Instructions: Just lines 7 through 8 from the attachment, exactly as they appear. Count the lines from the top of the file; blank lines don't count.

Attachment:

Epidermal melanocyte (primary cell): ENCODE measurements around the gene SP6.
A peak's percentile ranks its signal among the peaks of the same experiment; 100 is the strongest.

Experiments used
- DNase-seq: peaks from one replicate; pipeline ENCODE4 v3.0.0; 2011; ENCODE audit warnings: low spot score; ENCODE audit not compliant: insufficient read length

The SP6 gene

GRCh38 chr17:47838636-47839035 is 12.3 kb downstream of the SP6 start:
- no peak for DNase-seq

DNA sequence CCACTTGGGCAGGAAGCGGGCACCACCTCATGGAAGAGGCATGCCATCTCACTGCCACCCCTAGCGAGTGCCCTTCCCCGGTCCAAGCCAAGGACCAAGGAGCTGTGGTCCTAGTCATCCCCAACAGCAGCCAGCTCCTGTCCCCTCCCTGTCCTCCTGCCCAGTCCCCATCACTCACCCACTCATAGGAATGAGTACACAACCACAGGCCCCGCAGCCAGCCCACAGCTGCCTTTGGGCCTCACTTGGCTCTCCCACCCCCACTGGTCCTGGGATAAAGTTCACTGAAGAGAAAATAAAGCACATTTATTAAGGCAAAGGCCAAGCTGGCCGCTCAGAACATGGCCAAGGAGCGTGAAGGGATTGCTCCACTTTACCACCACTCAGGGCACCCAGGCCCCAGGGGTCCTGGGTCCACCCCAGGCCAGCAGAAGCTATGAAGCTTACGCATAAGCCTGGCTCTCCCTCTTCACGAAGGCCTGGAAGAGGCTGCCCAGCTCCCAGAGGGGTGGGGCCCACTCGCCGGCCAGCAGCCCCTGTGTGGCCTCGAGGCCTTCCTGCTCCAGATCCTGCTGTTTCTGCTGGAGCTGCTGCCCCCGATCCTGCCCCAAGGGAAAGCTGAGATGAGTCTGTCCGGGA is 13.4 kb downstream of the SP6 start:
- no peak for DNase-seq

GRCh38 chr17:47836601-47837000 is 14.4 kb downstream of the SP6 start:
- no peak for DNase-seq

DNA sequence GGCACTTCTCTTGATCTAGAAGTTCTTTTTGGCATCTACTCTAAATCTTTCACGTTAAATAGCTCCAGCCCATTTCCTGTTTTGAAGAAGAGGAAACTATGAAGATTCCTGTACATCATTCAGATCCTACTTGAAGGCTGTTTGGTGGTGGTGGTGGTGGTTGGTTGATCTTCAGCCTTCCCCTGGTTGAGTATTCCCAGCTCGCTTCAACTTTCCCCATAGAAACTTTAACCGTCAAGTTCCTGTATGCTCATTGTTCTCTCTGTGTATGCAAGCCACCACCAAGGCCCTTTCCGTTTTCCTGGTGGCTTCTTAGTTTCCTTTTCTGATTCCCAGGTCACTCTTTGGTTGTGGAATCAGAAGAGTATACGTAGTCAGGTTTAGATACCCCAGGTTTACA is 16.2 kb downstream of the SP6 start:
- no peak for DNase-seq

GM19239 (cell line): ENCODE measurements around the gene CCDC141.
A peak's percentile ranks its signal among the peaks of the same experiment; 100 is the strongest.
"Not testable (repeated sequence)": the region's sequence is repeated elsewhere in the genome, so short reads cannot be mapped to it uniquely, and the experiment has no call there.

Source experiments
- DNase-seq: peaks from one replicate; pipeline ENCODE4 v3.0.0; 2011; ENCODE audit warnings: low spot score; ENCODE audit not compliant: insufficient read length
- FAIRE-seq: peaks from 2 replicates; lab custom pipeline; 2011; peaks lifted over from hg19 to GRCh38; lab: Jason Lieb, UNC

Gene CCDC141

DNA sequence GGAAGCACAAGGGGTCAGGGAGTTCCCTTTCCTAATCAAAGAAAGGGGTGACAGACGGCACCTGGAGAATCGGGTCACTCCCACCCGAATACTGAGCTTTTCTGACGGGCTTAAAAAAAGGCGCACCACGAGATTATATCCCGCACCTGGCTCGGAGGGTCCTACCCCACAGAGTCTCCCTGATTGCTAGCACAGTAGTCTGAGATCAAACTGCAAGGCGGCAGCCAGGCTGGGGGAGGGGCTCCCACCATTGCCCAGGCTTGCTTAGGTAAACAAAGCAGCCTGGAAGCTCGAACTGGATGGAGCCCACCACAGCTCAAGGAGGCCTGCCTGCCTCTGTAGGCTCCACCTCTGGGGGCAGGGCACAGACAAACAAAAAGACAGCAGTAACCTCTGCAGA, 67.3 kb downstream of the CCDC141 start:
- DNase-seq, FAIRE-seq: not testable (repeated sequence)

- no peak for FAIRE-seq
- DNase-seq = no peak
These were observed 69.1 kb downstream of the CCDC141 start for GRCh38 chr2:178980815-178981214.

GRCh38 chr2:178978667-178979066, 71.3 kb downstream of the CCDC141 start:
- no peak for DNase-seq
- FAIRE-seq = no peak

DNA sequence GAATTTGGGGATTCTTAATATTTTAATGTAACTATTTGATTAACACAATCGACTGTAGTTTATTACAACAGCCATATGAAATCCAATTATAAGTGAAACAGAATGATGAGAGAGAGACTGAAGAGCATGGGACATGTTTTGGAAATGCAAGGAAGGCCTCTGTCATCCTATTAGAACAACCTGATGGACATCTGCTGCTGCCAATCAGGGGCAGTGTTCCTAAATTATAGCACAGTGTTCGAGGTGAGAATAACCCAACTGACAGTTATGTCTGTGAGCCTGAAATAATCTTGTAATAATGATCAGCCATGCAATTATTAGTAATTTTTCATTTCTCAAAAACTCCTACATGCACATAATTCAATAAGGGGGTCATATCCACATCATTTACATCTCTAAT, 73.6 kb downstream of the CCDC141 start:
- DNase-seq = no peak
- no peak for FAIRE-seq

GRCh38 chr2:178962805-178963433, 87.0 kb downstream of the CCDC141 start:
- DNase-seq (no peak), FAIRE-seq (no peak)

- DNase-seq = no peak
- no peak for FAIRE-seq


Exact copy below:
- no peak for DNase-seq

DNA sequence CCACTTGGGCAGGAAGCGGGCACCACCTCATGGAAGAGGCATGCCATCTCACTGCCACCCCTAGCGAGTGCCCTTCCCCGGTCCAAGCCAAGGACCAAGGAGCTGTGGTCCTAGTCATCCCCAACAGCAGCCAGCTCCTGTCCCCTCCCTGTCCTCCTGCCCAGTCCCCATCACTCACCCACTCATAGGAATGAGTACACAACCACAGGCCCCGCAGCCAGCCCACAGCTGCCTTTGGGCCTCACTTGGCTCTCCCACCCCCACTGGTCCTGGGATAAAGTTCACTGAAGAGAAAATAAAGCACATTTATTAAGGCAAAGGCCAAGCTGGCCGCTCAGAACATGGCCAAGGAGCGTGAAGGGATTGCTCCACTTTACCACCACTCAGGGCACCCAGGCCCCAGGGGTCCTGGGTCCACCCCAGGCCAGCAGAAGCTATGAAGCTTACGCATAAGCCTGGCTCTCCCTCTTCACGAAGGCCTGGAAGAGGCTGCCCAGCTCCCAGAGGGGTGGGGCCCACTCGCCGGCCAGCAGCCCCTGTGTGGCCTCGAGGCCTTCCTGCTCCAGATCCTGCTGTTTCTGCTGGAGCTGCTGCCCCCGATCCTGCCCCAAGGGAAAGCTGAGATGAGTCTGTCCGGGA is 13.4 kb downstream of the SP6 start: